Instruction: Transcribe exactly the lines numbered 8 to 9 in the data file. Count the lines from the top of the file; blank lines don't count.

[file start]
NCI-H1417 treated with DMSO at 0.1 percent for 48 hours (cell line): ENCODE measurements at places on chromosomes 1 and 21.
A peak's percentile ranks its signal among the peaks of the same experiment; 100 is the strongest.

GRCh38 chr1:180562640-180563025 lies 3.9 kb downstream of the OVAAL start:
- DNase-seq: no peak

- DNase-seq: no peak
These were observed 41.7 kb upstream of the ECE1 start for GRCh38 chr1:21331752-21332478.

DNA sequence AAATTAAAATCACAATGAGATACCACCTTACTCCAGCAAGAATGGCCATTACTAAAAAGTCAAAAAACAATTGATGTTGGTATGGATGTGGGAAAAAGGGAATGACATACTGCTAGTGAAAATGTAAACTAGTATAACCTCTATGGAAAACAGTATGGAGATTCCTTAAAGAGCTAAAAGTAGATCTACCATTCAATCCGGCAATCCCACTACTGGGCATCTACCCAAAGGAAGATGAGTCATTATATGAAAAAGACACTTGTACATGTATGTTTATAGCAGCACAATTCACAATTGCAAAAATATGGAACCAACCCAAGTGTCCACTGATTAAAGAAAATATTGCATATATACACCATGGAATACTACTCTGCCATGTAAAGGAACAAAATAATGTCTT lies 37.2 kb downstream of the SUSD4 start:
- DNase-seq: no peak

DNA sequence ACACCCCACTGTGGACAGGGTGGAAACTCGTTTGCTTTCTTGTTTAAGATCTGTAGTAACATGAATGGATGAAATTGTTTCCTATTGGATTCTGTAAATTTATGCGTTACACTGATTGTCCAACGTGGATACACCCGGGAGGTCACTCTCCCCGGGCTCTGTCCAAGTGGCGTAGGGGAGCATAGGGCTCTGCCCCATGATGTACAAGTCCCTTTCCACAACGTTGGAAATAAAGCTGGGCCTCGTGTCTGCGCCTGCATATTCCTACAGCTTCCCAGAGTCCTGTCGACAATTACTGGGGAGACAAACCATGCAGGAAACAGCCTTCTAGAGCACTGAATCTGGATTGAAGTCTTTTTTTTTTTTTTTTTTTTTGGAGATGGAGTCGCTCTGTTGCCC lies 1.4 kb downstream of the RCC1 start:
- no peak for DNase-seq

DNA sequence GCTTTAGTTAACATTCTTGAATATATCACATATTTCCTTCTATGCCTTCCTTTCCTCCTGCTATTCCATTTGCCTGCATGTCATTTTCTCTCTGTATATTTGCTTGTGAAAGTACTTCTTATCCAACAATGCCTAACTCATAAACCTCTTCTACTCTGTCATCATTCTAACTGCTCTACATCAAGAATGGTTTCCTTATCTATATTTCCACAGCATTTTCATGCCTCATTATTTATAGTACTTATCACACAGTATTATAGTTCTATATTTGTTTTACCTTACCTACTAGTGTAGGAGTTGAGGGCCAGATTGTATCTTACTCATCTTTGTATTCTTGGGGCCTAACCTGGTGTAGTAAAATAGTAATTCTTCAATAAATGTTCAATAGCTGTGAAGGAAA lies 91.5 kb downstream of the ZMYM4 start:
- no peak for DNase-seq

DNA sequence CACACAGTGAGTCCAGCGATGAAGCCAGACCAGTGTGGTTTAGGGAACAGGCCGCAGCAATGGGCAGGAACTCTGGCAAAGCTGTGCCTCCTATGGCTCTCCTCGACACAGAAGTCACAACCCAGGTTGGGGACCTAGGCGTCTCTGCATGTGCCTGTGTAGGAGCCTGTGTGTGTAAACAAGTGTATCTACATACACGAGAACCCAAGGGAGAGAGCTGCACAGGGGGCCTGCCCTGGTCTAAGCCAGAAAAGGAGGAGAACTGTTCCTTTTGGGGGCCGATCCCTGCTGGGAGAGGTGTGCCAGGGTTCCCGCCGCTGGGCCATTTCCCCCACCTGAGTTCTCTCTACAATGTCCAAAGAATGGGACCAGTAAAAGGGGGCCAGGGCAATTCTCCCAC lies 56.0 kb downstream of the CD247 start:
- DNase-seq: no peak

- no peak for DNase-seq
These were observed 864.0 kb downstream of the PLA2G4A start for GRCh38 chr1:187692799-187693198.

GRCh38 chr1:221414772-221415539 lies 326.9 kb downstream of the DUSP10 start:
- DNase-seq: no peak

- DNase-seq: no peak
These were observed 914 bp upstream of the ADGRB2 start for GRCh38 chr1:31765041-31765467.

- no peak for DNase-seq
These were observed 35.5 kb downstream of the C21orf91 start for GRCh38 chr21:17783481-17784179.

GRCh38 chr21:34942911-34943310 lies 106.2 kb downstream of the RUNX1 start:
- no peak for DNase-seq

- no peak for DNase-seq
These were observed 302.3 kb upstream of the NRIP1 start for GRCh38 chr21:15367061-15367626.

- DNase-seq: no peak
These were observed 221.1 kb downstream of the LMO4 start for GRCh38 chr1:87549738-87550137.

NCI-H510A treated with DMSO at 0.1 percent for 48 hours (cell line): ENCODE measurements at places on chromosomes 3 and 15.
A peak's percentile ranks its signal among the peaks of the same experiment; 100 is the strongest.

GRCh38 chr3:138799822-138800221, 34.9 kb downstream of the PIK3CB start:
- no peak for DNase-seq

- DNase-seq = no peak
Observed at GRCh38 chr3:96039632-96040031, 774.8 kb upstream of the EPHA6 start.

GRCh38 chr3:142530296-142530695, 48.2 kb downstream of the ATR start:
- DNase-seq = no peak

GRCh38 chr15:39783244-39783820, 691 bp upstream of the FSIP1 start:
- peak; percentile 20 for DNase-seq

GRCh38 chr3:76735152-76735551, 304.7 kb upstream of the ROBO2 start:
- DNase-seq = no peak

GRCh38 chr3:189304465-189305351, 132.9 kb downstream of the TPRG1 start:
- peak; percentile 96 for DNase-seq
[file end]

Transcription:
- DNase-seq: no peak

DNA sequence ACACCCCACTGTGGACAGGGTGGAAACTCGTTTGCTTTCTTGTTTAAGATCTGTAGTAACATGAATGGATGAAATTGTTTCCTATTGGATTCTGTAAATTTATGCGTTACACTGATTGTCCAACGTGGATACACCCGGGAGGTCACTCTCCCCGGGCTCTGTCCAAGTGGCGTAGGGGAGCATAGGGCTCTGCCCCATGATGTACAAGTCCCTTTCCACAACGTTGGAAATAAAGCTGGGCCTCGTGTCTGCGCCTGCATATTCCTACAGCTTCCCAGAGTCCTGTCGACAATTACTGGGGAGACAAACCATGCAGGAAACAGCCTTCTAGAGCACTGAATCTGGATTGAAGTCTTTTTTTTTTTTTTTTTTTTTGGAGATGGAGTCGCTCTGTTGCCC lies 1.4 kb downstream of the RCC1 start: